As most of you know, travel is one of my favourite things. Just a few months ago, the most amazing thing I could imagine doing was to get on a plane to India, take my bicycle for a ride for several days and then tour the country. And it was as amazing as I imagined.
But what now? With all of us spending as much time as possible at home, things have changed. Google Maps sent me an email just a week or so ago telling me about the exciting month I’d had. I’d walked 5 kilometres, ridden my bike 74 kilometres and went to four places: Two grocery stores, work (essential work building a vaccine manufacturing facility), and to the pet food store to pick up food at the curb for our cats. Everything else was virtual. I rode over 400 kilometres in a virtual world, I had virtual book clubs, virtual games days with friends, virtual coffee and chat meetups. And the fact is, I don’t see this changing significantly any time soon. Two things will bring things close to “normal”: one is a vaccine (12-18 months away at best), and the other is carefully cultivated “herd immunity” likely brought about through slowly opening things up such that people get exposed and contract the virus at a rate that is manageable for health care workers to keep up with.
So what do we do in the interim? How do we satisfy our desire for travel? Last week’s trip to work gave me a bit of insight, I think.
Getting ready for the trip feels as exciting as getting ready for a long trip. I pack a bag for the trip with clothes and toiletries for showering and getting ready at work. I bring snacks and lunch and plan an interesting route – different each way for maximum variety.
My route to work is about 20 km – just over 12 miles. If I don’t stop it takes about an hour. The first 5 miles or so are off-road, following a paved path along the Don River, through the woods. On this trip I resolved to appreciate the route a bit more rather than pushing as hard as I could to get to work quickly.
The sun has just come up and when I enter the woods, the trees, now with a few leaves, block the sun and it feels noticeably cooler. Birds are singing as I coast down the hill in to the ravine where the river is. That extra wind, now without exertion to generate heat makes me feel a little chilly. As I go down the hill I pass a couple of runners, out to get their exercise in before the crowds show up.
At the bottom of the hill I hear a small stream. I know this means I have to slow down a lot because a bridge with a metal grate surface is coming up. I probably should get off my bike and walk as it feels a little unstable, pulling my wheel a little bit left and right but I make do with slowing down enough that if I do fall it won’t be too traumatic.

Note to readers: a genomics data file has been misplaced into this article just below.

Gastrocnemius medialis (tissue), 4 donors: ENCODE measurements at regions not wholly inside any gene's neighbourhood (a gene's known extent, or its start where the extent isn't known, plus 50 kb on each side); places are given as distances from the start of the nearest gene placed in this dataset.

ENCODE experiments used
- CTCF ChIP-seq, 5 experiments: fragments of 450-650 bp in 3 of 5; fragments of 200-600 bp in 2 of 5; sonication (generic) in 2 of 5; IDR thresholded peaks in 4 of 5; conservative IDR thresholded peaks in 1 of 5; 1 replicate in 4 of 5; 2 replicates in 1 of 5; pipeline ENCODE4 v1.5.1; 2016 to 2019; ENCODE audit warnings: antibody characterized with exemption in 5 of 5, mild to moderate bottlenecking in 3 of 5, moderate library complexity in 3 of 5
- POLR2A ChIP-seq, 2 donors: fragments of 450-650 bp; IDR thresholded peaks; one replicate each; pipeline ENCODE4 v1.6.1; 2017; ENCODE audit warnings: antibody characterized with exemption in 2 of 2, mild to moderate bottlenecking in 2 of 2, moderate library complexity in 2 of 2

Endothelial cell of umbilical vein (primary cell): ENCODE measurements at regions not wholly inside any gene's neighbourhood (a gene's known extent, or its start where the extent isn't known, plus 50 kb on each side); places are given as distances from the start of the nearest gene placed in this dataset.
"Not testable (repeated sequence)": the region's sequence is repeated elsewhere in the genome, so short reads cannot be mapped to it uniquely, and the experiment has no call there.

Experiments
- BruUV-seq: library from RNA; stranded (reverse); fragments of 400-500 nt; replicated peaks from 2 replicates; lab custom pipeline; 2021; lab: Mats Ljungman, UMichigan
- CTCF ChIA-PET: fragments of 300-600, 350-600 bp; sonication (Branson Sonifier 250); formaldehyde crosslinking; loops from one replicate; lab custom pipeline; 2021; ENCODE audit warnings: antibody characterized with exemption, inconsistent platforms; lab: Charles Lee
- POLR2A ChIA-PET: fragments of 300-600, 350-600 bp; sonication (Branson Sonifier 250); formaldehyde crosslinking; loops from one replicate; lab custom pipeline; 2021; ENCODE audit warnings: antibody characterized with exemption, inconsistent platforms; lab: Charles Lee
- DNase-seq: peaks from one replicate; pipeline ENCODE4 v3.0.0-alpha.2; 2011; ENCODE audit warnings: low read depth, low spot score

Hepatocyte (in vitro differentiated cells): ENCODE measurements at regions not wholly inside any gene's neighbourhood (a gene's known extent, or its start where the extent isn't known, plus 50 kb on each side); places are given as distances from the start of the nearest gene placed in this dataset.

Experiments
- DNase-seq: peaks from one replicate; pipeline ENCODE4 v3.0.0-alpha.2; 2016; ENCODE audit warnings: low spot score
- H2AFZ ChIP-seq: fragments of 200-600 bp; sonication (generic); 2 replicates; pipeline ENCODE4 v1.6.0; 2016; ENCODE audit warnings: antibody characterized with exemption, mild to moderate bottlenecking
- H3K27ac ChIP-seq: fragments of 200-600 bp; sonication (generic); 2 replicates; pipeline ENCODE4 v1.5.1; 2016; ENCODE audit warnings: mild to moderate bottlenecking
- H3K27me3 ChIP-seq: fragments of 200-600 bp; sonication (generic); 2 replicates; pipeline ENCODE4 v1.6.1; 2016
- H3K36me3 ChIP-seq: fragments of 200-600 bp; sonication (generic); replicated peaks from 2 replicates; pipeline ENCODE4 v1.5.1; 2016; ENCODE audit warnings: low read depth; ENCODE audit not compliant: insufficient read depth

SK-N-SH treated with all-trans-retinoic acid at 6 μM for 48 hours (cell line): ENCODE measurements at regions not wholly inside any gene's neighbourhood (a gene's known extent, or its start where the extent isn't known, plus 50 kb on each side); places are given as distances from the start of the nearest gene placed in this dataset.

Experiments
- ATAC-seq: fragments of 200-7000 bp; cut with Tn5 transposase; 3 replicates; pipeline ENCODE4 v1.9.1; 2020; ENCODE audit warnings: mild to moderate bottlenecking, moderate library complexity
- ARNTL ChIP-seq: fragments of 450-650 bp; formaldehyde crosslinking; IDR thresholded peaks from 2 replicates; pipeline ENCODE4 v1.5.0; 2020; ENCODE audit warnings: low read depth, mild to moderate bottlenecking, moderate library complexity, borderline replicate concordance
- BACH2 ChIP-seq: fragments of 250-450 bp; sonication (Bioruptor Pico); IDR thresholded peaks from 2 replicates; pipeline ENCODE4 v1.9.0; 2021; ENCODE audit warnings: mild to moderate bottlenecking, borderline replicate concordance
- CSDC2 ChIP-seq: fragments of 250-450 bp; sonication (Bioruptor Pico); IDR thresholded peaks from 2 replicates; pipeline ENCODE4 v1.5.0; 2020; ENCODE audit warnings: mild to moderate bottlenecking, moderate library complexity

Now across the bridge, I’m in the park proper. A huge parking lot is here but as the park is closed to traffic to keep too many people from using it, it is completely empty. I turn toward the northbound path. A washroom building is there, lights glowing in the darkness. It’s closed and locked to prevent use but somehow looks cozy in the early morning light – like a remote cabin.
As I pass the building the sound of the river gets louder and competes with the sounds of robins and blue jays. My route will take me another couple of kilometres beside the river. Down in the ravine I can barely hear the city traffic. Only a distant freight train is loud enough to be heard down here.
There are still only 1-2 trail users, some running, some walking. But I hear lots of rustling in the bushes. Squirrels are out in force, emboldened by the fact that there are so few humans out to bother them.
On my right I see a little cluster of pine trees that I have passed every day I’ve taken this route but today, after passing it, I turn around. I don’t need to rush through every moment of my day. And so I lean my bike against the tree and spend some time watching and listening to the river go by.
The instant I stop the video, I hear quacking from above and soon a pair of ducks arrive:
After a few minutes I continue heading for work, riding through a quiet residential neighbourhood, back in to another park and then to another neighbourhood where I notice that spring really has sprung. There are so many flowers blooming it makes me feel wonderful to look at them.